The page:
I conducted a little science experiment last night, and I must say, the results are promising. As many of you know, I’ve had trouble with my left knee and a little condition called ITB tendonitis ever since my half marathon last November. That was 10 months ago. How depressing! In August, I turned 26, and I resolved to run a marathon in this my 26th year. After the triathlon, I gave myself a week off and a trip to Chicago and came back ready and raring to train.
Last Friday was my first scheduled long run of seven miles. On Saturday, I actually set off to do this run around 11 AM, but about two miles into the run, my knee started hurting. Crap! It was raining anyway, and my feet were wet, so I capped my run at five miles. About one week before the triathlon, I went out for a 6.5 mile run in the middle of the afternoon, and my knee started hurting after about two miles. I had to walk the last two miles back to my house.
I’m sure you’re thinking, “Sarah, maybe you shouldn’t run farther than two miles at a time. Maybe you just can’t run long distances anymore.”
I say, “That’s baloney.” What I haven’t told you is that the week after the triathlon, I completed 3 five-mile runs without any pain whatsoever. As I’m running in the rain on Saturday, I go over and over the painful runs and the painless runs in my head and try to identify possible variables that might contribute to the knee pain. There were two: time of day and my water pack. My painful runs were during the middle of the day while my painless runs were after 8 PM. Hmm…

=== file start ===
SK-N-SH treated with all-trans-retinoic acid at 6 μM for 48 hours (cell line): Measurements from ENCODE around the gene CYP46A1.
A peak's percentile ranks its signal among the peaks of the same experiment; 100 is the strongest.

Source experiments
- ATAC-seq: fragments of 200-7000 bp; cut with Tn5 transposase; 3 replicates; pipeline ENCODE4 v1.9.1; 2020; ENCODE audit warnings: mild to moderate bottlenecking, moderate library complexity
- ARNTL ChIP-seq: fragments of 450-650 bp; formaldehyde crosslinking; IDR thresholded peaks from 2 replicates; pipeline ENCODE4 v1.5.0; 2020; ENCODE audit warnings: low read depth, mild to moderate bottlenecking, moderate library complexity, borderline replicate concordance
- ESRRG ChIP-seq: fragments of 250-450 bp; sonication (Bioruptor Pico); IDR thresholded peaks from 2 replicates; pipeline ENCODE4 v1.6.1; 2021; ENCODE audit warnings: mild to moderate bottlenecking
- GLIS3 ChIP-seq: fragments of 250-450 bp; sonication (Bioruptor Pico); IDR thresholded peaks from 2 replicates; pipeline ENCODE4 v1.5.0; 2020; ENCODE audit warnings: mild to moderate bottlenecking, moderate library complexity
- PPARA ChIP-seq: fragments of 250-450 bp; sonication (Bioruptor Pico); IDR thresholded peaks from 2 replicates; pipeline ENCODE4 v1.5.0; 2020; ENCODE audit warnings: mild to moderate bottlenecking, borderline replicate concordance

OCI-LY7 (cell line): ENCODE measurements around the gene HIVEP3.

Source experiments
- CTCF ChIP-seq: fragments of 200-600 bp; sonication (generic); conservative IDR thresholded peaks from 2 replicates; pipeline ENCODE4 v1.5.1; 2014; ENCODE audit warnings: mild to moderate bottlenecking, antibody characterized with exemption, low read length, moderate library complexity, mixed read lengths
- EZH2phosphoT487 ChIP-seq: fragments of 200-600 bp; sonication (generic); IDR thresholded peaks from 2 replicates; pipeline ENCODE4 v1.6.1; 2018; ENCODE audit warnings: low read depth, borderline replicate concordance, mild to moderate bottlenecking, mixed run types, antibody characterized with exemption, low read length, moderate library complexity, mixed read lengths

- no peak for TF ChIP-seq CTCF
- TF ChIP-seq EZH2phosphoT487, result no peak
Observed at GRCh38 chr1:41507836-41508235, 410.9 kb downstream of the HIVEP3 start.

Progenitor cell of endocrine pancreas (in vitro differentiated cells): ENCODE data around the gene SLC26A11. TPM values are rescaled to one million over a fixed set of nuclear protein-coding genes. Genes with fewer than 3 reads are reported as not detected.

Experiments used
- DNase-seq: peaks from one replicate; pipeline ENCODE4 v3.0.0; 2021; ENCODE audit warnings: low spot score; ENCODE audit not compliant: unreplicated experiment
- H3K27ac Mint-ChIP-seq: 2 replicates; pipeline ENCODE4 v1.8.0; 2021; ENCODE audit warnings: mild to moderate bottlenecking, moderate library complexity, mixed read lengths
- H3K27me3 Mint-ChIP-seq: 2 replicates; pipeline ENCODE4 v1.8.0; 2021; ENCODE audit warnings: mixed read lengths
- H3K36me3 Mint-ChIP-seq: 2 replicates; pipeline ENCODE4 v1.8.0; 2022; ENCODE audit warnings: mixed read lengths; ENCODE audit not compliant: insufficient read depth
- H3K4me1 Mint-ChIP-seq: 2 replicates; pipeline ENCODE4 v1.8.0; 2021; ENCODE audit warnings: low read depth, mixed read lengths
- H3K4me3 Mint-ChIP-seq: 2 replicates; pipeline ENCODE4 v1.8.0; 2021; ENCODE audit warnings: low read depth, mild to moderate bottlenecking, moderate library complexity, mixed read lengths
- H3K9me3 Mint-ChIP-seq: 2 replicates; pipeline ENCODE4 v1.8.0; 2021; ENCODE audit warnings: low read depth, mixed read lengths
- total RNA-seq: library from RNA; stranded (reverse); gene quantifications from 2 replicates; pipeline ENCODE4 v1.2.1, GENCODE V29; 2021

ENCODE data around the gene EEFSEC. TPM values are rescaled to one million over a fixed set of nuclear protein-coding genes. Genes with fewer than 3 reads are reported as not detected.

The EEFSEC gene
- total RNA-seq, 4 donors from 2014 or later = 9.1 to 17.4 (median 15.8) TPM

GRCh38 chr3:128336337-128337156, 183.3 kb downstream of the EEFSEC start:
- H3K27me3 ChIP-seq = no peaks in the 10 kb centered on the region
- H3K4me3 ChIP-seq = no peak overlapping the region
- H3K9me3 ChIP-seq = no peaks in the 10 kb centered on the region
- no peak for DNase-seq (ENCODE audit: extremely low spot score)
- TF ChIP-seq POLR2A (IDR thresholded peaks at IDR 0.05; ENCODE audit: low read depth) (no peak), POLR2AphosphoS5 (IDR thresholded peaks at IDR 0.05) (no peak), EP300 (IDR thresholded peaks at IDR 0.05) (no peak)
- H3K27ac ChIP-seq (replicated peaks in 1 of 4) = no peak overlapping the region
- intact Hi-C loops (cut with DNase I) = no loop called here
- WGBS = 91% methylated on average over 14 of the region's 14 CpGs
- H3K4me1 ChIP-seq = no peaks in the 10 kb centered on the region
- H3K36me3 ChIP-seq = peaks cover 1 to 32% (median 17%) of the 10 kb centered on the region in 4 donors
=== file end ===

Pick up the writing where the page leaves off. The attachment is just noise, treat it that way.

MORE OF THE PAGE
So Monday night I did a little test. I went out for seven miles at 7:30 sans water pack. Guess what? Minimal knee pain. Whereas my normal knee pain gets up to a 6 or 7 (on a 10-point scale), it only reached a 3 or so last night. Does this prove my hypothesis correct? We’ll see.
I’m going to take marathon training a week at a time this fall. I’m moving my long runs from Fridays/Saturdays to Monday nights and see if night-time running continues to work. I’m a bit concerned about my pace. The slower I go, the longer I can run; however, my run on Monday night had an average pace time two minutes slower than my normal pace (14:00 miles rather than 12:00 miles), which adds up to a very, very long 26.2 miles.
In science, an experiment’s results are only valid if they can be repeated, so I guess we’ll see if I can go 8 pain-free miles next Monday. I’ll keep you posted…